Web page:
One of the lessons I remember learning from D. B. Knox as he taught Christian doctrine to the Moore College first year of which I was a part, is that every tradition and every theological system must be tested and repeatedly tested by Scripture. We must not pay mere lip service to the final authority of Scripture and the contingent authority of the Articles. The theology to which we are committed is the theology arising from Scripture and we are convinced that the Thirty-nine Articles are a faithful articulation of critical aspects of that theology. Our confessionalism is thus limited by a prior commitment to the final authority of Scripture as the word of God. It is biblical confessionalism, not strict adherence to a particular theological system (‘the Reformed faith’, ‘Catholic dogma’, etc.) or a particular theological account (Calvin’s, Cranmer’s, Luther’s, etc.). We might read Calvin or Cranmer or Luther or Barth or Knox, but we are not slavish followers of any of them in every particular.
Unfortunately, tolerance seems to trump sound theology for Thompson and the Sydney Anglicans.  Such compromises of the truth will in the end be their downfall.  J. I. Packer is another example of this sort of compromise of Reformed Anglicanism with Anglo-Catholic heresy.

Thompson goes on to say:

But the point being made under this first heading is a little broader. Commitment to biblical truth, as expressed in the Thirty-nine Articles and elsewhere, trumps institutional allegiance every time. That is why Sydney Anglicans have no difficulty standing against the denomination when it moves in directions that are contrary to Scripture. No amount of ecclesiastical consensus can overturn the teaching of the word of God. Furthermore, an opinion or practice is not simply to be accepted because it has a long history in Anglicanism or elsewhere. Everything must be tested by Scripture and if a practice  or doctrine is discovered to be contrary to the teaching of Scripture then it must be put aside.

This would be wonderful if it were indeed true.  Unfortunately it is not true.  The fact is Sydney, like most Evangelicals, has compromised the essentials of the Christian faith and have decided that the Protestant Reformation distinctives are merely adiaphora allowed by the 39 Articles:

It is important to note, however, that there is a third class of practices in particular: those about which Scripture does not speak and therefore about which it is perfectly appropriate for any fellowship of Christians to decide together (forms of church government, baptismal practices, etc.) In other words, this adherence to the priority biblical authority over ecclesiastical and institutional authority is not the same thing as the regulative principle of Presbyterianism: that only what is found in Scripture is permissible. It recognises more God-given freedom than that.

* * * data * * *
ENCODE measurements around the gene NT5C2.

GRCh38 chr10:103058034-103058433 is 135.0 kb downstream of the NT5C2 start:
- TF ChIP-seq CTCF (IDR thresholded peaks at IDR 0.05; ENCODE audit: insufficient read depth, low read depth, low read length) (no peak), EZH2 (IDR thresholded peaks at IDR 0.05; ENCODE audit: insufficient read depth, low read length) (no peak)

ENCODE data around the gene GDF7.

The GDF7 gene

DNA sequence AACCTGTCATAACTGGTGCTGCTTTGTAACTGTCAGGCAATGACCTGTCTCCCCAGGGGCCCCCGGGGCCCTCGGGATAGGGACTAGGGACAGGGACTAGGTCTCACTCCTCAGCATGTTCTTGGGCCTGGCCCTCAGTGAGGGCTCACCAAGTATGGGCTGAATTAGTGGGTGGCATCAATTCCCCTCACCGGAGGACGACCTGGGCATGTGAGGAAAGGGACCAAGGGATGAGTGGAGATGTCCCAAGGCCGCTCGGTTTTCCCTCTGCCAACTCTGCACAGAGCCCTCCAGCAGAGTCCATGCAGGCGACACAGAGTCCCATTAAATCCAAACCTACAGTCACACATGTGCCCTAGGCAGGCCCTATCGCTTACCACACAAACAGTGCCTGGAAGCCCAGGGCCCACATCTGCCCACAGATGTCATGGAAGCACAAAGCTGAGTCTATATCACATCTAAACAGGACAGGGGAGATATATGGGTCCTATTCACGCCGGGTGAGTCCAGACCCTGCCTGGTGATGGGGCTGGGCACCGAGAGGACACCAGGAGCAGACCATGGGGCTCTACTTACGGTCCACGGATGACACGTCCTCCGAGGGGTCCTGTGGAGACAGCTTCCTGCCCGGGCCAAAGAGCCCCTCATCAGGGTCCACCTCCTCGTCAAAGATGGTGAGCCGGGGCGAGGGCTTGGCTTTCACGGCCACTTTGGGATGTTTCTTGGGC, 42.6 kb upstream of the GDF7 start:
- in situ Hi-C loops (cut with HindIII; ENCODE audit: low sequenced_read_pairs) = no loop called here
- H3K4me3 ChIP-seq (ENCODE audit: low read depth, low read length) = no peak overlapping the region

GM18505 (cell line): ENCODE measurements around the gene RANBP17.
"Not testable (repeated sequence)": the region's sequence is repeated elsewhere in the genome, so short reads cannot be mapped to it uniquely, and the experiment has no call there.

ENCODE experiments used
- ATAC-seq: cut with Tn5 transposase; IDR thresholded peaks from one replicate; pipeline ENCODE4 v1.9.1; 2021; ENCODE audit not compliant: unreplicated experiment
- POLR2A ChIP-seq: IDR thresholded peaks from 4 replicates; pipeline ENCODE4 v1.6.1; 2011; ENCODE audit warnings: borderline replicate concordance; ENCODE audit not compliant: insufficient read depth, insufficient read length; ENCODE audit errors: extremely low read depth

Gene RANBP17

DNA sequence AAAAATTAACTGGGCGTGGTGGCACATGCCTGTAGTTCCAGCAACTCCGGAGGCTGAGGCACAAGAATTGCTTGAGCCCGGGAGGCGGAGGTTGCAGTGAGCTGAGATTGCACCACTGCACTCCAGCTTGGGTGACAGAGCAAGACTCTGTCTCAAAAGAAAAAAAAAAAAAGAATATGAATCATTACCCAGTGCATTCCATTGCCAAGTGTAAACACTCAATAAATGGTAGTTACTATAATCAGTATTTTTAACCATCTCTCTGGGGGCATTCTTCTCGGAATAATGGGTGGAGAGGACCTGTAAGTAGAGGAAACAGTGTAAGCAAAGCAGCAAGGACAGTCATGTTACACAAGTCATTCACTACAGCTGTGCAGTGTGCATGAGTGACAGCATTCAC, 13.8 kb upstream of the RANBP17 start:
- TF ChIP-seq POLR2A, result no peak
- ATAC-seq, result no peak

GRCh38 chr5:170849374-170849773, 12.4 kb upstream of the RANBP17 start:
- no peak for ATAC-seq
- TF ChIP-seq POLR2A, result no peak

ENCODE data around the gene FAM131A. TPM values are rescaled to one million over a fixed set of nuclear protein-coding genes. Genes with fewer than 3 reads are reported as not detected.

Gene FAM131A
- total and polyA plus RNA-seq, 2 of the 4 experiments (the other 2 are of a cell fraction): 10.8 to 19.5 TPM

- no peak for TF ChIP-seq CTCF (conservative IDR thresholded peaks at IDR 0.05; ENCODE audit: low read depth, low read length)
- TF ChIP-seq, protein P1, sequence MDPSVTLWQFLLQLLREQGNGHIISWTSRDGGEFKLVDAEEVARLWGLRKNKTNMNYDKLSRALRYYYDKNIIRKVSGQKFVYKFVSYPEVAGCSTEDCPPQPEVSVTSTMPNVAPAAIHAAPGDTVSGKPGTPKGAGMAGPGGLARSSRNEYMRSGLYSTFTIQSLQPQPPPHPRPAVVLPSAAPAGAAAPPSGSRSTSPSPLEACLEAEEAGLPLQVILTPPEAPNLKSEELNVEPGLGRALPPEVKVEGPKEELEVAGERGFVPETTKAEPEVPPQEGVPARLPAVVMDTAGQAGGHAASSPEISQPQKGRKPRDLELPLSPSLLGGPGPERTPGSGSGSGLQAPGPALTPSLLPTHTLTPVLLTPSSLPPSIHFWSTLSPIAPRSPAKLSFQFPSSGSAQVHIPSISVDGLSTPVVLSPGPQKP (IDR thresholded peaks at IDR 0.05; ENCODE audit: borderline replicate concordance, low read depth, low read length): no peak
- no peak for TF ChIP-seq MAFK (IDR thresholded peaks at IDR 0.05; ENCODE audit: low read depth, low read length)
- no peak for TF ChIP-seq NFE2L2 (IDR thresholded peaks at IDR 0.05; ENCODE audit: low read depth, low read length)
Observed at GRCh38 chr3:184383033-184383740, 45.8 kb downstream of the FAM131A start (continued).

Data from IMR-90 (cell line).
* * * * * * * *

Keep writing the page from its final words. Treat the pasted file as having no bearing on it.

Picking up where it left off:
Some of the difficulty others have with the Anglican diocese of Sydney may well stem from a failure to appreciate this very deep conviction.
My response to Thompson here is that with "deep convictions" like those of Sydney who needs liberalism or theological enemies?  The Anglican tradition here in the United States and Canada is by and large Anglo-Catholic, which is not only not Reformed but also heretical in its soteriology and directly unconfessional in regards to the 39 Articles of Religion.  Anglican Evangelicals here are openly attacked and ostracized and even expelled from the The Episcopal Church.  They are treated the same way by the so-called "orthodox" Anglicans in the Anglican Church in North America and at the VirtueOnline website.

Although liberals have called Sydney puritanical, it simply is not true.  Sydney, like American Evangelicalism, is mostly pietistic semi-pelagianism at its best and outright pelagian at worst.  Phillip Jensen is  a regular speaker at the Gospel Coalition, a wimpy "Reformed" organization at best.  Phillip is the brother of Peter Jensen and an Amyraldian.  That in and of itself shows the Gospel Coalition is not Reformed.

If Sydney is "Evangelical" and "Reformed" first, then why is it that they still endorse the ACNA and participate in the Anglican Communion, which is mostly Anglo-Catholic even in the Global South?  These are hard questions to ask but questions that need to be asked of Mark Thompson and Sydney.

Logic requires consistency, congruency, and a lack of contradiction.  The article written by Dr. Thompson fails on all three points.  Perhaps it is possible to be both for Reformed theology and for Anglo-Catholicism at the same time?  Is this the result of Amyraldianism?  Compromise?  For the consistently Reformed, however, this would be impossible since the two religions teach contradictory doctrines and the Anglo-Catholics specifically deny the 39 Articles as even Thompson points out above.  It would appear that the Anglo-Papists do not have a monopoly on hypocrisy, duplicity and dissimulation.  J. I. Packer and the Sydney Anglicans speak with a forked tongue.


Sydney Anglicans I. Biblically confessional : Anglican Church League, Sydney, Australia